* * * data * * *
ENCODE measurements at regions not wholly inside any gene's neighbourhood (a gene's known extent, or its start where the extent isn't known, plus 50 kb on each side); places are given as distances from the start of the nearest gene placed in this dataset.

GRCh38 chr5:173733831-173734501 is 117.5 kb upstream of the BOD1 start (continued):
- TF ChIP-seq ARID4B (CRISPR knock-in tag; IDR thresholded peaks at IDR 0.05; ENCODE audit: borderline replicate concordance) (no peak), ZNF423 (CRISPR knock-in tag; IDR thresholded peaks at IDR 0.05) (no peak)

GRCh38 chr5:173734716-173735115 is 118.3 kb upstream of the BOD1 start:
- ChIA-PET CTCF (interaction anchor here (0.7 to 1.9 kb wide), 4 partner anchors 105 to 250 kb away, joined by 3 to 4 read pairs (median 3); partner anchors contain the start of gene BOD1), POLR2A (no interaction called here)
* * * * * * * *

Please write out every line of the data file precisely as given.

ENCODE measurements at regions not wholly inside any gene's neighbourhood (a gene's known extent, or its start where the extent isn't known, plus 50 kb on each side); places are given as distances from the start of the nearest gene placed in this dataset.

GRCh38 chr5:173733831-173734501 is 117.5 kb upstream of the BOD1 start (continued):
- TF ChIP-seq ARID4B (CRISPR knock-in tag; IDR thresholded peaks at IDR 0.05; ENCODE audit: borderline replicate concordance) (no peak), ZNF423 (CRISPR knock-in tag; IDR thresholded peaks at IDR 0.05) (no peak)

GRCh38 chr5:173734716-173735115 is 118.3 kb upstream of the BOD1 start:
- ChIA-PET CTCF (interaction anchor here (0.7 to 1.9 kb wide), 4 partner anchors 105 to 250 kb away, joined by 3 to 4 read pairs (median 3); partner anchors contain the start of gene BOD1), POLR2A (no interaction called here)